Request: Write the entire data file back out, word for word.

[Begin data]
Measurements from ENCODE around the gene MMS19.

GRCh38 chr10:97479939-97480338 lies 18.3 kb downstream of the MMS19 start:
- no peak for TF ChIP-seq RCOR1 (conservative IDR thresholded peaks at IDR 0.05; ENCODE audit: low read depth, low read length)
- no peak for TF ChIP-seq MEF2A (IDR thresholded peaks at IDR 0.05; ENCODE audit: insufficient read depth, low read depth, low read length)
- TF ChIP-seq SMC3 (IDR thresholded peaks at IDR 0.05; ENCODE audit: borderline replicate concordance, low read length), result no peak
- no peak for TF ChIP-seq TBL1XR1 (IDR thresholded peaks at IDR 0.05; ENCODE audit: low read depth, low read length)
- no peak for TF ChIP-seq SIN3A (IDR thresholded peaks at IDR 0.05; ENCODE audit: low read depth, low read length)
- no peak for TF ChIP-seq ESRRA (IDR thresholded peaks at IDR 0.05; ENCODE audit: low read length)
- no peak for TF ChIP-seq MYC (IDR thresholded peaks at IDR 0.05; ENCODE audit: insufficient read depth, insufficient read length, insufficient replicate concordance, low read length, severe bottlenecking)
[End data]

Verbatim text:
Measurements from ENCODE around the gene MMS19.

GRCh38 chr10:97479939-97480338 lies 18.3 kb downstream of the MMS19 start:
- no peak for TF ChIP-seq RCOR1 (conservative IDR thresholded peaks at IDR 0.05; ENCODE audit: low read depth, low read length)
- no peak for TF ChIP-seq MEF2A (IDR thresholded peaks at IDR 0.05; ENCODE audit: insufficient read depth, low read depth, low read length)
- TF ChIP-seq SMC3 (IDR thresholded peaks at IDR 0.05; ENCODE audit: borderline replicate concordance, low read length), result no peak
- no peak for TF ChIP-seq TBL1XR1 (IDR thresholded peaks at IDR 0.05; ENCODE audit: low read depth, low read length)
- no peak for TF ChIP-seq SIN3A (IDR thresholded peaks at IDR 0.05; ENCODE audit: low read depth, low read length)
- no peak for TF ChIP-seq ESRRA (IDR thresholded peaks at IDR 0.05; ENCODE audit: low read length)
- no peak for TF ChIP-seq MYC (IDR thresholded peaks at IDR 0.05; ENCODE audit: insufficient read depth, insufficient read length, insufficient replicate concordance, low read length, severe bottlenecking)